Polivanov system

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Polivanov system is a system of transliterating the Japanese language into Russian cyrillic script, either to represent Japanese proper names or terms in Russian or as an aid to Japanese language learning in those languages. The system was developed by Yevgeny Polivanov in 1917.

The following cyrillization system for Japanese is known as the Yevgeny Polivanov system. Note that it has its own spelling conventions and does not necessarily constitute a direct phonetic transcription of the pronunciation into the standard Russian usage of the Cyrillic alphabet.

Main table[edit]

Hiragana and Katakana to Polivanov cyrillization correspondence table, for single/modified kana.[citation needed]

Kana Cyrillic Hepburn Kana Cyrillic Hepburn Kana Cyrillic Hepburn Kana Cyrillic Hepburn Kana Cyrillic Hepburn
а a и/й i у u э e о o
ка ka ки ki ку ku кэ ke ко ko
са sa си shi су su сэ se со so
та ta ти chi цу tsu тэ te то to
на na ни ni ну nu нэ ne но no
ха ha хи hi фу fu хэ he хо ho
ма ma ми mi му mu мэ me мо mo
я ya ю yu ё yo
ра ra ри ri ру ru рэ re ро ro
ва wa ви wi вэ we во wo
га ga ги gi гу gu гэ ge го go
дза za дзи ji дзу zu дзэ ze дзо zo
да da дзи ji дзу dzu дэ de до do
ба ba би bi бу bu бэ be бо bo
па pa пи pi пу pu пэ pe по po
Kana Cyrillic Hepburn Kana Cyrillic Hepburn Kana Cyrillic Hepburn
きゃ キャ кя kya きゅ キュ кю kyu きょ キョ кё kyo
しゃ シャ ся sha しゅ シュ сю shu しょ ショ сё sho
ちゃ チャ тя cha ちゅ チュ тю chu ちょ チョ тё cho
にゃ ニャ ня nya にゅ ニュ ню nyu にょ ニョ нё nyo
ひゃ ヒャ хя hya ひゅ ヒュ хю hyu ひょ ヒョ хё hyo
みゃ ミャ мя mya みゅ ミュ мю myu みょ ミョ мё myo
りゃ リャ ря rya りゅ リュ рю ryu りょ リョ рё ryo
ぎゃ ギャ гя gya ぎゅ ギュ гю gyu ぎょ ギョ гё gyo
じゃ ジャ дзя ja じゅ ジュ дзю ju じょ ジョ дзё jo
ぢゃ ヂャ дзя ja ぢゅ ヂュ дзю ju ぢょ ヂョ дзё jo
びゃ ビャ бя bya びゅ ビュ бю byu びょ ビョ бё byo
ぴゃ ピャ пя pya ぴゅ ピュ пю pyu ぴょ ピョ пё pyo

Geminate consonants[edit]

Consonants are geminated exactly as they are in romaji: e.g. -kk- > -кк-.

Common errors and deviations[edit]

In English texts, Japanese names are written with the Hepburn system.[1] Attempts may be made to transcribe these as if they were English, rather than following a dedicated Japanese Cyrillization scheme.

A common example of this[1] is attempting to transcribe shi (Polivanov: си) as ши and ji (Polivanov: дзи) as джи. This is inadvisable for use in Russian, because ши is actually pronounced like шы in Russian, and джи like джы, thus making the vowel (/ɨ/) closer to Japanese /u/ than to Japanese /i/. Whereas, щи would have a correct vowel sound, but be pronounced more like Japanese sshi.[1]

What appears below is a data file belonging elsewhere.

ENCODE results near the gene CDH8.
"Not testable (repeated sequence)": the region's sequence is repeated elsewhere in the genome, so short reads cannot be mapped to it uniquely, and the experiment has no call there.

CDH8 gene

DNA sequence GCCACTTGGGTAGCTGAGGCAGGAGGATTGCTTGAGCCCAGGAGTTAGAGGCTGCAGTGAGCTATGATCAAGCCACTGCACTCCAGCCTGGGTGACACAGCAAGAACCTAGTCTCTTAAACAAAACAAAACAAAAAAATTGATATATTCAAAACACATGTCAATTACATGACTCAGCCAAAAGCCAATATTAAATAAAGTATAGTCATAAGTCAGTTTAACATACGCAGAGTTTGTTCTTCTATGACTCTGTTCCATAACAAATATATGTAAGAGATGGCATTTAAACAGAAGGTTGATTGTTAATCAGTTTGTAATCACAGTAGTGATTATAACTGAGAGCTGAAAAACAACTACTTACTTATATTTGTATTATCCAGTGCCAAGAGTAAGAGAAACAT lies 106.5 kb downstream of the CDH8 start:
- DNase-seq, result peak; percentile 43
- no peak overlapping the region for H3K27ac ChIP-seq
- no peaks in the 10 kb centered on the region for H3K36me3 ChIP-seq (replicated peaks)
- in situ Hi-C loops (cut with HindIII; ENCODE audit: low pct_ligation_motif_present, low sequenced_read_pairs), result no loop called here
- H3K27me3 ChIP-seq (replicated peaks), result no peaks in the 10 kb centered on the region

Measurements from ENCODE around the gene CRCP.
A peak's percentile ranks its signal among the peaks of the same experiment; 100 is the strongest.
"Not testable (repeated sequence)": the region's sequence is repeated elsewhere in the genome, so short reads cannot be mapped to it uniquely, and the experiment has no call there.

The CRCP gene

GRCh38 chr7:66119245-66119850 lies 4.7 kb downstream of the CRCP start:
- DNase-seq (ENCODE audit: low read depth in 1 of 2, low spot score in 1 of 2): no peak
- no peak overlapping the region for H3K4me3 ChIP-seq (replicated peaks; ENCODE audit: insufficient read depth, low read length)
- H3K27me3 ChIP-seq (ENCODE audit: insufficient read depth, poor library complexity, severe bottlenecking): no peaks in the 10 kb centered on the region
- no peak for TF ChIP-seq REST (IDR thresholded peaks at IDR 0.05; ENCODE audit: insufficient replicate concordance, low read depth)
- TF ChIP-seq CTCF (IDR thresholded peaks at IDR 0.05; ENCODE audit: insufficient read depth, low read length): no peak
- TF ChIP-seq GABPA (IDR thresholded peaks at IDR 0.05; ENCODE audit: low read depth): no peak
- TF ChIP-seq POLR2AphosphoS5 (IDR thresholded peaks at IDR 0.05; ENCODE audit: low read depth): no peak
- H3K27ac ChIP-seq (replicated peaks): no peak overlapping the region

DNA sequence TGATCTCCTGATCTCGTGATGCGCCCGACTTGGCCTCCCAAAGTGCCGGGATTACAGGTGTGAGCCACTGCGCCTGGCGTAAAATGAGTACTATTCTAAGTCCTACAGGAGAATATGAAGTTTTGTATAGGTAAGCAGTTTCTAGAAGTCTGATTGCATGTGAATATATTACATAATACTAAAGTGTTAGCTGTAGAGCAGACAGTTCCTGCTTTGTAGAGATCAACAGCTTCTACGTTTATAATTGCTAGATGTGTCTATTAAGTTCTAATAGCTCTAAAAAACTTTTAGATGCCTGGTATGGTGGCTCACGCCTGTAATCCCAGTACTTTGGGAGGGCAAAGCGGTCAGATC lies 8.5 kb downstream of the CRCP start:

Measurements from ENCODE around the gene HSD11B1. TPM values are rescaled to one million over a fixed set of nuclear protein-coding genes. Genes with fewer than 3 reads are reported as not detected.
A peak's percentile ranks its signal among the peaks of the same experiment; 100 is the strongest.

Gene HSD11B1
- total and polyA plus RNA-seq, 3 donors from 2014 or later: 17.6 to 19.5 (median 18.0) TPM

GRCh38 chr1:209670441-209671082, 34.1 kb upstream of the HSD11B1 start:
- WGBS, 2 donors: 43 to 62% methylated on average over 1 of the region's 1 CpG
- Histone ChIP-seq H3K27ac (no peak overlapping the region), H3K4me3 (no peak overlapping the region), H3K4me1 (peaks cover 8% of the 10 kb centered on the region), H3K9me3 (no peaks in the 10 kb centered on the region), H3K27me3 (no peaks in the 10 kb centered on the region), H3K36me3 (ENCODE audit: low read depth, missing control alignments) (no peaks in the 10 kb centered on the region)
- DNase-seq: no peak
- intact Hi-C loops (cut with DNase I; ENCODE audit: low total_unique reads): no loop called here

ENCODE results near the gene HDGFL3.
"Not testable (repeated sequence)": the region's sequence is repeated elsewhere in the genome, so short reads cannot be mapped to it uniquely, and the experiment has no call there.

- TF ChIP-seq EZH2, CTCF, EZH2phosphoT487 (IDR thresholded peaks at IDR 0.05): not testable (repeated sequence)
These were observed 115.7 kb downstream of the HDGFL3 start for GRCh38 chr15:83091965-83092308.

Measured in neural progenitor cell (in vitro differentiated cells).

Equally often, people transcribe cha, chi, chu, cho as ча, чи, чу, чо. This is phonetically correct, but does not conform with the Polivanov scheme (тя, ти, тю, тё),[1] which more closely resembles the Kunrei-siki romanisations (tya, ti, tyu, tyo) for these particular characters.

Sometimes е, rather than э, is used for e,[1] despite е being pronounced ye in Russian (though not in other languages). This is typically not done in the initial position, despite older romanisations such as "Yedo" doing so. In any case, it does not conform with the Polivanov scheme, although it is seen as more acceptable for words that are in general use (e.g. kamikaze > камикадзе instead of камикадзэ).[1] Replacing ё (yo) with е (ye) is incorrect, however, as it will change the Japanese word too much.

The sound yo (Polivanov: ё), when in the initial position or after a vowel, is often written as йо (yo), which has the same pronunciation: Ёкосука -> Йокосука (Yokosuka), Тоёта -> Тойота (Toyota). Although, the spelling "йо" is not common in Russian words, these are more generally accepted for Japanese names than the transliterations using "ё".[1] "Ё" is not often used in Japanese Cyrillization due to its facultative use in the Russian language (and possible substitution with the letter "Е" which would affect the pronunciation), but professional translators use ё mandatory.[citation needed] Some personal names beginning with "Yo" (or used after a vowel) are written using "Ё" (e.g. Йоко for Yoko Ono, but Ёко for Yoko Kanno and all other Yokos).


Some proper names, for historical reasons, do not follow the above rules. Those include but are not limited to:[citation needed]

English (Rōmaji) Russian spelling Cyrillization Japanese
Japan (Nihon, Nippon) Япония Нихон, Ниппон 日本 (にほん, にっぽん)
Tokyo (Tōkyō) Токиo То:кё: 東京 (とうきょう)
Kyoto (Kyōto) Киото Кё:то 京都 (きょうと)
Yokohama Иокогама (also Йокохама) Ёкохама 横浜 (よこはま)
Yokosuka Йокосука Ёкосука 横須賀 (よこすか)
Toyota Тойота (Тоёта in older publications) Тоёта トヨタ (originally: 豊田)
jujitsu (jūjutsu) джиу-джитсу дзю:дзюцу 柔術 (じゅうじゅつ)
yen (en) иена эн 円 (えん)

See also[edit]


  1. ^ a b c d e f g Смоленский, Вадим (21 March 1999). "Как гайдзин гайджынам. Последний раз о дилемме "СИ" и "ШИ"". Виртуальные суси. Retrieved 2011-03-13.

External links[edit]